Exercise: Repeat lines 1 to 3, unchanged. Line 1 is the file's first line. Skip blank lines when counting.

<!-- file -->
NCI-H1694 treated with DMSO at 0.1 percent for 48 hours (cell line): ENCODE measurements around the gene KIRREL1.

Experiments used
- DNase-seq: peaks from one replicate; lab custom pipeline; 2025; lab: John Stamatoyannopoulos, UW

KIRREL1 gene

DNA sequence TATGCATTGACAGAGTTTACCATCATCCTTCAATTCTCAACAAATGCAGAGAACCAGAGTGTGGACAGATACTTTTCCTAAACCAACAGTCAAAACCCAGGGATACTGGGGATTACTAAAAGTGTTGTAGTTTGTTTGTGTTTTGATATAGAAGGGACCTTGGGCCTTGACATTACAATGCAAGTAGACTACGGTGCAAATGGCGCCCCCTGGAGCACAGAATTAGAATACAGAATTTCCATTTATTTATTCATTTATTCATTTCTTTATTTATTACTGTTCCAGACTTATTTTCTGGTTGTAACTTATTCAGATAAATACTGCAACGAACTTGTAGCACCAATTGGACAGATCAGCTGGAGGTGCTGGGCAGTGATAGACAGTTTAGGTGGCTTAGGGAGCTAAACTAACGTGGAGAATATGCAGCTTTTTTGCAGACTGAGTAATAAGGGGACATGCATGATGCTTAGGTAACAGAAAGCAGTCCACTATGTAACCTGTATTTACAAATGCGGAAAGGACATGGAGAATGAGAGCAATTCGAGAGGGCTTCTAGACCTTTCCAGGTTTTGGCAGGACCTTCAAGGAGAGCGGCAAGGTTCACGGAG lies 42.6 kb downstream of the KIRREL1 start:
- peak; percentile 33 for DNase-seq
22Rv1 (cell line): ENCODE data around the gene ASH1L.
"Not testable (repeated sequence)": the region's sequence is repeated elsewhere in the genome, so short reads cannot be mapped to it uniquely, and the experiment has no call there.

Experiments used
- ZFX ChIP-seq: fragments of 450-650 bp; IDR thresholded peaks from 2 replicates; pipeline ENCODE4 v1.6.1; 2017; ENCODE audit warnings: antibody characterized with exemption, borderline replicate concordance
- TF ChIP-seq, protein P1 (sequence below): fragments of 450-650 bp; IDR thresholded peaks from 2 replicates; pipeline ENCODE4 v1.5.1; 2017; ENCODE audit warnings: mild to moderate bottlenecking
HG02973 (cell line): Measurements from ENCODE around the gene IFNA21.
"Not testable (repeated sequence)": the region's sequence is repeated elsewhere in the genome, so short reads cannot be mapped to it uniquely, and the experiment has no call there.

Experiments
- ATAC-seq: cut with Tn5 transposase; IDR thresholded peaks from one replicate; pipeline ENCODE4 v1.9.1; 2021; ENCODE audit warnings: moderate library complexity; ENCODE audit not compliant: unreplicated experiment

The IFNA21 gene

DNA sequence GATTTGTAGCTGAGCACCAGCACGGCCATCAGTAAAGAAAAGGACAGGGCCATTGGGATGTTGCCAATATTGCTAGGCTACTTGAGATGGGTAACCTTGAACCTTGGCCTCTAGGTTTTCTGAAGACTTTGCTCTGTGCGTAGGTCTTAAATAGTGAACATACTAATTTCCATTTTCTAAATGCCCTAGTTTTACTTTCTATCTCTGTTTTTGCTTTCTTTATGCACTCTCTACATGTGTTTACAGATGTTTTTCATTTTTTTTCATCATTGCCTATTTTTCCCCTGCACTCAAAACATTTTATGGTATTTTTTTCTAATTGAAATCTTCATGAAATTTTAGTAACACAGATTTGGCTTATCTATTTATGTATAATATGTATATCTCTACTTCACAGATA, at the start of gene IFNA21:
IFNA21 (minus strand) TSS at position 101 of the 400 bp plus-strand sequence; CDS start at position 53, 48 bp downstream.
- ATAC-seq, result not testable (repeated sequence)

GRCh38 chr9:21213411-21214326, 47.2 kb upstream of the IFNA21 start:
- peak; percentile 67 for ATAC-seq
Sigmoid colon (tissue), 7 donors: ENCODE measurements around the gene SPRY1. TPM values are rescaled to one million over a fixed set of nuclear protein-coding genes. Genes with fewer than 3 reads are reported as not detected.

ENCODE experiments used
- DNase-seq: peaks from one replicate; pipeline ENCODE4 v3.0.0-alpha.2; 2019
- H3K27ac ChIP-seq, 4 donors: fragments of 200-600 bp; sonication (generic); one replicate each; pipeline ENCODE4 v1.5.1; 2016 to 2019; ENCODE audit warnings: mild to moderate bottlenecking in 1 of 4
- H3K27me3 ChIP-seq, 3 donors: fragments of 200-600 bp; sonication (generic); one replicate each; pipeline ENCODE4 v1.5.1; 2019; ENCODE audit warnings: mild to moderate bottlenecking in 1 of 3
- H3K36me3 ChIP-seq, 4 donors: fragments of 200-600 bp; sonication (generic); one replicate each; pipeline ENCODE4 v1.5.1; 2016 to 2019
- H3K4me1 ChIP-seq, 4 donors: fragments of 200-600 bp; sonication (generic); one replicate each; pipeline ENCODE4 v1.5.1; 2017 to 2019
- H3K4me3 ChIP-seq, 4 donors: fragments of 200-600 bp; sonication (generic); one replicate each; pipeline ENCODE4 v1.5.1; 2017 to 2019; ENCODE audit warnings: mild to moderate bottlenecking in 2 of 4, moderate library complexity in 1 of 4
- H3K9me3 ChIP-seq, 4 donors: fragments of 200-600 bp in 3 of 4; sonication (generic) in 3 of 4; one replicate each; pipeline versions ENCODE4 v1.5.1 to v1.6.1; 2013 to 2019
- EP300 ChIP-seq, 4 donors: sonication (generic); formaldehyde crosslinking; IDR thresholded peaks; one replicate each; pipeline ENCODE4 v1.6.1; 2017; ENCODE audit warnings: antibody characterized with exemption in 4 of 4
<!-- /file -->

NCI-H1694 treated with DMSO at 0.1 percent for 48 hours (cell line): ENCODE measurements around the gene KIRREL1.

Experiments used
- DNase-seq: peaks from one replicate; lab custom pipeline; 2025; lab: John Stamatoyannopoulos, UW